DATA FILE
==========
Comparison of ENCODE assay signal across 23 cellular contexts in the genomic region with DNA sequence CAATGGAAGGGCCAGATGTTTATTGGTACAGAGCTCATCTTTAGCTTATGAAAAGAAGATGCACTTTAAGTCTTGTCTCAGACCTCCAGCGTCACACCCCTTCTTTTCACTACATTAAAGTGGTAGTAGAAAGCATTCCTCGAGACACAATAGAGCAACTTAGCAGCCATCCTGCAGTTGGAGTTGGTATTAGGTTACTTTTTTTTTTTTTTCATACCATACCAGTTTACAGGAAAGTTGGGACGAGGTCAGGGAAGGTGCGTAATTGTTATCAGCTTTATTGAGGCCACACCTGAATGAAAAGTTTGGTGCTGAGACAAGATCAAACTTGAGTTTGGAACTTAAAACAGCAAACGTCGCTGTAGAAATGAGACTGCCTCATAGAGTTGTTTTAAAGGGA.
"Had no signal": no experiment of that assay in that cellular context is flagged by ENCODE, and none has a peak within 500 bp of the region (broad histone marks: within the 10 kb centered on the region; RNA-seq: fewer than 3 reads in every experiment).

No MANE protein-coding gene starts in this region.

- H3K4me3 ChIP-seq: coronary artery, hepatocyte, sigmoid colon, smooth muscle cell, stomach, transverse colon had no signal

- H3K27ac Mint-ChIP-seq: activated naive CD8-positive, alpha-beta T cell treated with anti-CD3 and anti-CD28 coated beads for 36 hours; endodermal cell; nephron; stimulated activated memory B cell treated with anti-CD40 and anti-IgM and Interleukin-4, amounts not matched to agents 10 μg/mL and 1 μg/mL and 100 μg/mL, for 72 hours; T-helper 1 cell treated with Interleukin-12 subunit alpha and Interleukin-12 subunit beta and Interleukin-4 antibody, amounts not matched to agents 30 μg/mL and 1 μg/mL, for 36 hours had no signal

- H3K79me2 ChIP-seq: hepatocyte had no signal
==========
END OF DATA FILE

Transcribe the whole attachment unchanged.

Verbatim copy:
Comparison of ENCODE assay signal across 23 cellular contexts in the genomic region with DNA sequence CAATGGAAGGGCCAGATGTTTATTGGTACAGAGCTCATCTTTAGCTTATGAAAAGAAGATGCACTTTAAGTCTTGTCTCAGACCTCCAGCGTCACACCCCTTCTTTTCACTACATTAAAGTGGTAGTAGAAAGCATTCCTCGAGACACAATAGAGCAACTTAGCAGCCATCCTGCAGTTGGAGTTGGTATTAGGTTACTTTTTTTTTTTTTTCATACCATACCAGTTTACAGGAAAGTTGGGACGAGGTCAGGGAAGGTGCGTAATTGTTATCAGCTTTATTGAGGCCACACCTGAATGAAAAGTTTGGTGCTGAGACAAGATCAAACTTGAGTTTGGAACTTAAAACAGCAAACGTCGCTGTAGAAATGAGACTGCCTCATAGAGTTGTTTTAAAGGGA.
"Had no signal": no experiment of that assay in that cellular context is flagged by ENCODE, and none has a peak within 500 bp of the region (broad histone marks: within the 10 kb centered on the region; RNA-seq: fewer than 3 reads in every experiment).

No MANE protein-coding gene starts in this region.

- H3K4me3 ChIP-seq: coronary artery, hepatocyte, sigmoid colon, smooth muscle cell, stomach, transverse colon had no signal

- H3K27ac Mint-ChIP-seq: activated naive CD8-positive, alpha-beta T cell treated with anti-CD3 and anti-CD28 coated beads for 36 hours; endodermal cell; nephron; stimulated activated memory B cell treated with anti-CD40 and anti-IgM and Interleukin-4, amounts not matched to agents 10 μg/mL and 1 μg/mL and 100 μg/mL, for 72 hours; T-helper 1 cell treated with Interleukin-12 subunit alpha and Interleukin-12 subunit beta and Interleukin-4 antibody, amounts not matched to agents 30 μg/mL and 1 μg/mL, for 36 hours had no signal

- H3K79me2 ChIP-seq: hepatocyte had no signal